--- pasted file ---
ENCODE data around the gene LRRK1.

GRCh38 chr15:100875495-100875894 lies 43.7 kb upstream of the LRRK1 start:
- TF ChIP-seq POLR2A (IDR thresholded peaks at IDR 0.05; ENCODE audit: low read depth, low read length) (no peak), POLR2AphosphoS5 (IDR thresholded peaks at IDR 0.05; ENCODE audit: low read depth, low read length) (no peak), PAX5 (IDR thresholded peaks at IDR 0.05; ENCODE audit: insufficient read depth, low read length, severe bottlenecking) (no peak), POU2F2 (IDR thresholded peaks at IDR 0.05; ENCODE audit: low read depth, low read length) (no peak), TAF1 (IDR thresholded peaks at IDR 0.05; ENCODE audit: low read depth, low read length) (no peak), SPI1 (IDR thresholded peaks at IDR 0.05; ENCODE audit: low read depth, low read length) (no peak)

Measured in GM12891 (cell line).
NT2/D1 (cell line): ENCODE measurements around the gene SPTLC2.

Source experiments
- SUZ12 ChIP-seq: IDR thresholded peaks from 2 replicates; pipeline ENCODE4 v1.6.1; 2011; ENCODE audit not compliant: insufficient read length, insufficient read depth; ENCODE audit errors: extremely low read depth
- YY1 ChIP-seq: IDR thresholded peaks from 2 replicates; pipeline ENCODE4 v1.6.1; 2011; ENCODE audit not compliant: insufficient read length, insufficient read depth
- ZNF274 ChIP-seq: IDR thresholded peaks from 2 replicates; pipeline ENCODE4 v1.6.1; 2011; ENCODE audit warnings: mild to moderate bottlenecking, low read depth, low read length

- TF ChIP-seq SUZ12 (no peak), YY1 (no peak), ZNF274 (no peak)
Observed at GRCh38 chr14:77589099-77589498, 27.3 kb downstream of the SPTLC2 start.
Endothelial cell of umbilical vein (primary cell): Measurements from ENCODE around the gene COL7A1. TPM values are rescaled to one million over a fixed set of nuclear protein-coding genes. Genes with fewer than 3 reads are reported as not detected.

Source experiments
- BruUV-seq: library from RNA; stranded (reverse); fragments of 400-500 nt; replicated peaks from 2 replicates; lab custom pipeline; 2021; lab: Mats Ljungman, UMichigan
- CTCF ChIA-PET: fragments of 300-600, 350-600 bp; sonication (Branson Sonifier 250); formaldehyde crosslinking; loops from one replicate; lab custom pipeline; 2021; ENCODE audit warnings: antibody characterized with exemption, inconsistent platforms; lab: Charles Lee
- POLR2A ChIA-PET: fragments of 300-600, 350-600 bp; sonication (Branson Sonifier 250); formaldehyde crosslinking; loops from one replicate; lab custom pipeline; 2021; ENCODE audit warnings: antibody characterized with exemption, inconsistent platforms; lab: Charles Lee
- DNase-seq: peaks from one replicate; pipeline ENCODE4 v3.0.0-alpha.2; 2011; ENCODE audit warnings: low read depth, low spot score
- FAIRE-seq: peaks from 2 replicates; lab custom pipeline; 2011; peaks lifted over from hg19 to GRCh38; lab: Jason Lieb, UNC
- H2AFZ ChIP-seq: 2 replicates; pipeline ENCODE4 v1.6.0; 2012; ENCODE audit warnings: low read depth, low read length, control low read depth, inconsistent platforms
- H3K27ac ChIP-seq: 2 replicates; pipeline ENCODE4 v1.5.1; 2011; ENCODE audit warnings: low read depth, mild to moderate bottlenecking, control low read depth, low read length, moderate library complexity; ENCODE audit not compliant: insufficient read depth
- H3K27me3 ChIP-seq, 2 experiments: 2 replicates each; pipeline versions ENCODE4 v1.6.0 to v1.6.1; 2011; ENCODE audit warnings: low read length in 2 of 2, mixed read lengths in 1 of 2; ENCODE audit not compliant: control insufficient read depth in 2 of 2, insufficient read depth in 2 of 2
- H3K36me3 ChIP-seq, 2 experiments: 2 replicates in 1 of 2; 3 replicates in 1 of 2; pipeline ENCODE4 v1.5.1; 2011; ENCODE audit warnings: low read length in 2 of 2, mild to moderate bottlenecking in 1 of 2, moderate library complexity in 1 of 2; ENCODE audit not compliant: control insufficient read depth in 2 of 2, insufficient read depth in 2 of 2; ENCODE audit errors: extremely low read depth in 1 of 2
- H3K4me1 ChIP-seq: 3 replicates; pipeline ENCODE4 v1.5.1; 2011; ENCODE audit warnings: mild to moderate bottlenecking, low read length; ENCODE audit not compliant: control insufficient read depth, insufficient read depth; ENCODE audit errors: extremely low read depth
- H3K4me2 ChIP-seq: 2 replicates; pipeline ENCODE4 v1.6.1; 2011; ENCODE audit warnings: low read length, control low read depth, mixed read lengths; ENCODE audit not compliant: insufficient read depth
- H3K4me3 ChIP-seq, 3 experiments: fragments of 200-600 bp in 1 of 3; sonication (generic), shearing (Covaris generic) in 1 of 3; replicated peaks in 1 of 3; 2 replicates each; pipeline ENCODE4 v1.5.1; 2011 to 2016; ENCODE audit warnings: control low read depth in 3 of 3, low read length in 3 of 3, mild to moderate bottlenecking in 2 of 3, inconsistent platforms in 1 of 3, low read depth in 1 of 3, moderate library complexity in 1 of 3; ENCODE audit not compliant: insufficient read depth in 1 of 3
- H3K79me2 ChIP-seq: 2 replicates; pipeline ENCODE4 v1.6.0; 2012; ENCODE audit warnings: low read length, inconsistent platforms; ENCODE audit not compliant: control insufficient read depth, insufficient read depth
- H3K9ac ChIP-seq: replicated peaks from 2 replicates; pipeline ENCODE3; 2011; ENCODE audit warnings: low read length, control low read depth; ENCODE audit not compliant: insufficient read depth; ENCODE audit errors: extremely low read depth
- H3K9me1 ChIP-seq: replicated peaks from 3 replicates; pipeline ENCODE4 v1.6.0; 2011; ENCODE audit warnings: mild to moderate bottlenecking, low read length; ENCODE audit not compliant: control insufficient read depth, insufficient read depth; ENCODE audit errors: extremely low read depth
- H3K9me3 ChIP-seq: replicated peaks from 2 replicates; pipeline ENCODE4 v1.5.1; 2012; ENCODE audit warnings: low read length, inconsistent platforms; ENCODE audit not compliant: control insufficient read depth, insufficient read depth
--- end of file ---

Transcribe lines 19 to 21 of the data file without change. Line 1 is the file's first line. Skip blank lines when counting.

- H2AFZ ChIP-seq: 2 replicates; pipeline ENCODE4 v1.6.0; 2012; ENCODE audit warnings: low read depth, low read length, control low read depth, inconsistent platforms
- H3K27ac ChIP-seq: 2 replicates; pipeline ENCODE4 v1.5.1; 2011; ENCODE audit warnings: low read depth, mild to moderate bottlenecking, control low read depth, low read length, moderate library complexity; ENCODE audit not compliant: insufficient read depth
- H3K27me3 ChIP-seq, 2 experiments: 2 replicates each; pipeline versions ENCODE4 v1.6.0 to v1.6.1; 2011; ENCODE audit warnings: low read length in 2 of 2, mixed read lengths in 1 of 2; ENCODE audit not compliant: control insufficient read depth in 2 of 2, insufficient read depth in 2 of 2